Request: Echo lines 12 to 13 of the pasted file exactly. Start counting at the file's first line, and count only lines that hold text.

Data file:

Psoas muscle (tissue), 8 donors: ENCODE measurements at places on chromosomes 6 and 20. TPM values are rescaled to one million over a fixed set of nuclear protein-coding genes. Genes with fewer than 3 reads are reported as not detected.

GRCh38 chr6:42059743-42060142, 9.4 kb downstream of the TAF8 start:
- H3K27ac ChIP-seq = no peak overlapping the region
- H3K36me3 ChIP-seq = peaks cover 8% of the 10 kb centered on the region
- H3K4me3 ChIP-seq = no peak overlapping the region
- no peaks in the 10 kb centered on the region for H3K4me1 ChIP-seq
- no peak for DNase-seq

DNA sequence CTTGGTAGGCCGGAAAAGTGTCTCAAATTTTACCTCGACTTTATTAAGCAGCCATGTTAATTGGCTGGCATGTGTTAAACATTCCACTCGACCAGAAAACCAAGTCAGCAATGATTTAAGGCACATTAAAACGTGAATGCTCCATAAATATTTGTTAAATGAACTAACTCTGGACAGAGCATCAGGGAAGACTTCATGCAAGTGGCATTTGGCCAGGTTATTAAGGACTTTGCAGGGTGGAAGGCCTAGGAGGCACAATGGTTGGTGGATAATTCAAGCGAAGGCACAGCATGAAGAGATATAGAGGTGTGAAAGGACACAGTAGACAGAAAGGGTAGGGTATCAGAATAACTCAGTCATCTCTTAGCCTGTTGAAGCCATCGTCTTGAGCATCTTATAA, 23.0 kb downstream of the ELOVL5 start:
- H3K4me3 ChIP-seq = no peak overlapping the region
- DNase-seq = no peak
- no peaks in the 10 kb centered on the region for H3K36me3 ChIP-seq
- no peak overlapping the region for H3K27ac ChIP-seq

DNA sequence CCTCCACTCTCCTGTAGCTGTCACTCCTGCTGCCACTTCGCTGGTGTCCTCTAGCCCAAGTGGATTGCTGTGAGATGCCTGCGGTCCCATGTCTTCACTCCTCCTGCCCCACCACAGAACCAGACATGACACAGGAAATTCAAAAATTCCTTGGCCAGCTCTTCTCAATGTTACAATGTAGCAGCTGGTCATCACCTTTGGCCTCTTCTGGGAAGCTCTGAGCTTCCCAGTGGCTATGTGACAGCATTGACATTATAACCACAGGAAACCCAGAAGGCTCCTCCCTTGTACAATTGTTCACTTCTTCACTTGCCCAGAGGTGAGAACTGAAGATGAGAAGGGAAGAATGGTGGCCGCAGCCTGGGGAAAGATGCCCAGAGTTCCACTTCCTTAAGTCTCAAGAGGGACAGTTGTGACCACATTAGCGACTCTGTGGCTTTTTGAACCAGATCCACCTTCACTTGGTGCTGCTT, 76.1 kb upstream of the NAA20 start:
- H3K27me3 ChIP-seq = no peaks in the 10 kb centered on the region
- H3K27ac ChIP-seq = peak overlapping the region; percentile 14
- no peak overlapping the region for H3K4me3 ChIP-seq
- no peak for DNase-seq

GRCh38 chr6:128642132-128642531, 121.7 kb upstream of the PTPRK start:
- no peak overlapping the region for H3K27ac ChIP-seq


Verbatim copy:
- no peak overlapping the region for H3K27ac ChIP-seq

DNA sequence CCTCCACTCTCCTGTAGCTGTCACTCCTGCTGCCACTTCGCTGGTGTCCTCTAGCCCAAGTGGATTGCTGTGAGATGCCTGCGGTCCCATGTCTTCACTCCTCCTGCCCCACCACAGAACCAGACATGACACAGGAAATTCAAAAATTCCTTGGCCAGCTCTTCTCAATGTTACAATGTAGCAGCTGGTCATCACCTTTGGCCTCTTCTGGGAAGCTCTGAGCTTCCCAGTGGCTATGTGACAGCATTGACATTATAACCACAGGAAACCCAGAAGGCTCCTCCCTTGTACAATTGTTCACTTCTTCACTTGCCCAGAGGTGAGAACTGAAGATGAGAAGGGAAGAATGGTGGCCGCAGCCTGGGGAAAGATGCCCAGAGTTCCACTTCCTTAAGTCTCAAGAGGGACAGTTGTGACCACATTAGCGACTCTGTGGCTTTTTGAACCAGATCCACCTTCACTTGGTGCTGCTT, 76.1 kb upstream of the NAA20 start: